The Sepang International Circuit (Malay: Litar Antarabangsa Sepang) can legitimately lay claim to having established the template for all modern Grand Prix circuits in the twenty-first century.
The track, which was built specifically for Formula One, opened in 1998 ahead of its first season of racing and hosted the Malaysian Grand Prix for 19 seasons before deciding to focus its top-tier efforts on two-wheeled sports. It is still the home of the Malaysian MotoGP and is a very popular race on the calendar.
The track has been extensively resurfaced in recent years to try and avoid the worst of the track flooding that has marred some previous events. It is known for its unpredictable humid tropical weather, ranging from clear furnace hot days to tropical rain storms.
The track has 15 corners and eight straights with a minimum width of 16 metres and a maximum width of 20 metres in some areas, allowing for several good overtaking opportunities. The track can hold 130,000 spectators in total, with 30,000 in the unique double-fronted main grandstand.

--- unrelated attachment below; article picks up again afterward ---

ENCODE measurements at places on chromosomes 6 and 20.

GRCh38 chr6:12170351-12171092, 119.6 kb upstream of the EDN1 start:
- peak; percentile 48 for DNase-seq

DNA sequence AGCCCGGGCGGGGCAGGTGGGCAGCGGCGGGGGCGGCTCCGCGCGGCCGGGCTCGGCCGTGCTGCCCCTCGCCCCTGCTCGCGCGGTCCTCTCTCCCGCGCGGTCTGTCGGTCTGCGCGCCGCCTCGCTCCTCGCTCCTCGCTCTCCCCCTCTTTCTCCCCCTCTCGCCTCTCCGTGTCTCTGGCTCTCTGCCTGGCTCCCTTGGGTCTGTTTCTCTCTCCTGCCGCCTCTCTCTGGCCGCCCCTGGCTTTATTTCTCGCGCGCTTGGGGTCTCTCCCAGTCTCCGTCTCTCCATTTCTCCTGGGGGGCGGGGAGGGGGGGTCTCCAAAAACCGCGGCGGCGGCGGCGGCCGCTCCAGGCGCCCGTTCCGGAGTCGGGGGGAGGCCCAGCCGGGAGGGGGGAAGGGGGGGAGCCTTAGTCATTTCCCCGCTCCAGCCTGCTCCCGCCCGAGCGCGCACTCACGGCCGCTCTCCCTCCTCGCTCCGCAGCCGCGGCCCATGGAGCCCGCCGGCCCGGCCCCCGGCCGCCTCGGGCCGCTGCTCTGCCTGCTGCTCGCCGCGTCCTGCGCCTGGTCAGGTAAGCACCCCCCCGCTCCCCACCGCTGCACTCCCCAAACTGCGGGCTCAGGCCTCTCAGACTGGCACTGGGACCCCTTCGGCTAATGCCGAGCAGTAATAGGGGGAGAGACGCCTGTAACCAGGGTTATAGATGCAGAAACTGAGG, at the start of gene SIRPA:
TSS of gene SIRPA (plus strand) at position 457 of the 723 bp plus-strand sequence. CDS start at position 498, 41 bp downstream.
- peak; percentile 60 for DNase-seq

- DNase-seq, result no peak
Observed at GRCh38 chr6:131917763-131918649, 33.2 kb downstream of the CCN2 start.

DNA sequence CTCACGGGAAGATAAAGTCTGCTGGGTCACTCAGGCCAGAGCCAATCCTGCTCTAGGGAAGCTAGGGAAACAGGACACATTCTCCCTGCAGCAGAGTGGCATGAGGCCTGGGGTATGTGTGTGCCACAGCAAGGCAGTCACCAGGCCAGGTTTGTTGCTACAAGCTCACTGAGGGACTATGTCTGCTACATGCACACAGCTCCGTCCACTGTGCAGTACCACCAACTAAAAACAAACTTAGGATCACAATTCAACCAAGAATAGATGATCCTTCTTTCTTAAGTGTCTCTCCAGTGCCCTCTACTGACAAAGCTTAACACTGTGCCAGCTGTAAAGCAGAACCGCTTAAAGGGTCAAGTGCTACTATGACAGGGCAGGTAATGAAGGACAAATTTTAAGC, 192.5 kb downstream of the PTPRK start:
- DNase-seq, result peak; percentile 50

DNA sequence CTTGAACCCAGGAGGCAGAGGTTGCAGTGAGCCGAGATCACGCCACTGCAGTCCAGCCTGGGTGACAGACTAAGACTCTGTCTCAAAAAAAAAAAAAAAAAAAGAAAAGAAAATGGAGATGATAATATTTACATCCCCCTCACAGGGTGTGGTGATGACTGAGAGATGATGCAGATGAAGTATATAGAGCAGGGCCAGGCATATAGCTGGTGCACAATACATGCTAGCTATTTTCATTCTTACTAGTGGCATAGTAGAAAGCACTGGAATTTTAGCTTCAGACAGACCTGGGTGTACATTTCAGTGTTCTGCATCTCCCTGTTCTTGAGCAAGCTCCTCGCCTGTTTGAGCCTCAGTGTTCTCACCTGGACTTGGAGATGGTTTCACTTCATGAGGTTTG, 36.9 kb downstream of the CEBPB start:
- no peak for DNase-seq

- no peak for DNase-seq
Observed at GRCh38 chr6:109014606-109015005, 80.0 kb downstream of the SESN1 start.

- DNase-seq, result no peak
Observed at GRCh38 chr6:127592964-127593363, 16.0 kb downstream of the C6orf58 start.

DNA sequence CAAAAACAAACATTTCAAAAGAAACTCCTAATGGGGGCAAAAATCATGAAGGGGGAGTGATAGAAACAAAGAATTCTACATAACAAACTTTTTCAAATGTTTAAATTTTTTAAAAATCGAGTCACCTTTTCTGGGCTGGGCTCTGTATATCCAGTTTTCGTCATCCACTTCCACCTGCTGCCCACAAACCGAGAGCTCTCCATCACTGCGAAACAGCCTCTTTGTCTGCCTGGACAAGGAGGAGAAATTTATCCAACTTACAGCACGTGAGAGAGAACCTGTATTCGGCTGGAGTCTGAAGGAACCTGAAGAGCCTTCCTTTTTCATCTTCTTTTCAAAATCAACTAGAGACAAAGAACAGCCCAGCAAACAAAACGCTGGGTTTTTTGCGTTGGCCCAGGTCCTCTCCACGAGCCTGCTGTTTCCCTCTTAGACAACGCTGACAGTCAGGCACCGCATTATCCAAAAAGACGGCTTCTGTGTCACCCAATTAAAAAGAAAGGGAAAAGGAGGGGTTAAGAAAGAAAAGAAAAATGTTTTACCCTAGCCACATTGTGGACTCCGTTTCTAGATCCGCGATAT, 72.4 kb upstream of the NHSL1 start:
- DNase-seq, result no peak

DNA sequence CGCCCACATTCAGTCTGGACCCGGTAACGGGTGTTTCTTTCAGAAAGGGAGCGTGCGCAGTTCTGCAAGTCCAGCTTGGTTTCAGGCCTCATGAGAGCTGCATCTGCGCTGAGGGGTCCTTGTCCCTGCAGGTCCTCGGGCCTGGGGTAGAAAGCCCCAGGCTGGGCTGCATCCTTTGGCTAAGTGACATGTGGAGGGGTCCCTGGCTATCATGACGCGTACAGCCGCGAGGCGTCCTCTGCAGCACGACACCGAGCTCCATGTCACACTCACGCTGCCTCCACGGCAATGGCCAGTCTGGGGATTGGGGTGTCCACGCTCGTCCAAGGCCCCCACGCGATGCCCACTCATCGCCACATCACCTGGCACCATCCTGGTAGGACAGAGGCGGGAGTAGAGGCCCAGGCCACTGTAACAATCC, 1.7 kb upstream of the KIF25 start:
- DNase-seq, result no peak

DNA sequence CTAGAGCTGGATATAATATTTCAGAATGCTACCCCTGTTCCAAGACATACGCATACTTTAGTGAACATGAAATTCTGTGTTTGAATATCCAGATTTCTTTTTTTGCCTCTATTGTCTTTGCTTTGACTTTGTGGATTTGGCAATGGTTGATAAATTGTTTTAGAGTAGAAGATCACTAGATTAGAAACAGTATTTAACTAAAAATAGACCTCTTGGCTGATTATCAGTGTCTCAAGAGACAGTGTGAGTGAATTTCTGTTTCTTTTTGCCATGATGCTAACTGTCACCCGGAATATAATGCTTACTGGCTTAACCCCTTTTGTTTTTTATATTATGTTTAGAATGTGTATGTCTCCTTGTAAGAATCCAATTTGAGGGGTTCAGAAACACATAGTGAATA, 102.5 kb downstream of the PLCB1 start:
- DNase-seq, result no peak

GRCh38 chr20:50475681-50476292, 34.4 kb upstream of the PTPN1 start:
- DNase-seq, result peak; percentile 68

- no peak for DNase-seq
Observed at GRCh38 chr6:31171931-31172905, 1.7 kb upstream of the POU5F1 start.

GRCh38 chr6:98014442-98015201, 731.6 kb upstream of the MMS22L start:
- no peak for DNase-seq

The construction began in December 1996 and lasted 14 months, costing RM286 million (US $12 million). At times, the site was staffed by over 1,000 people. The new circuit was finished in November 1998 and hosted its first race the following month before being officially opened by Dr Mahathir in March 1999.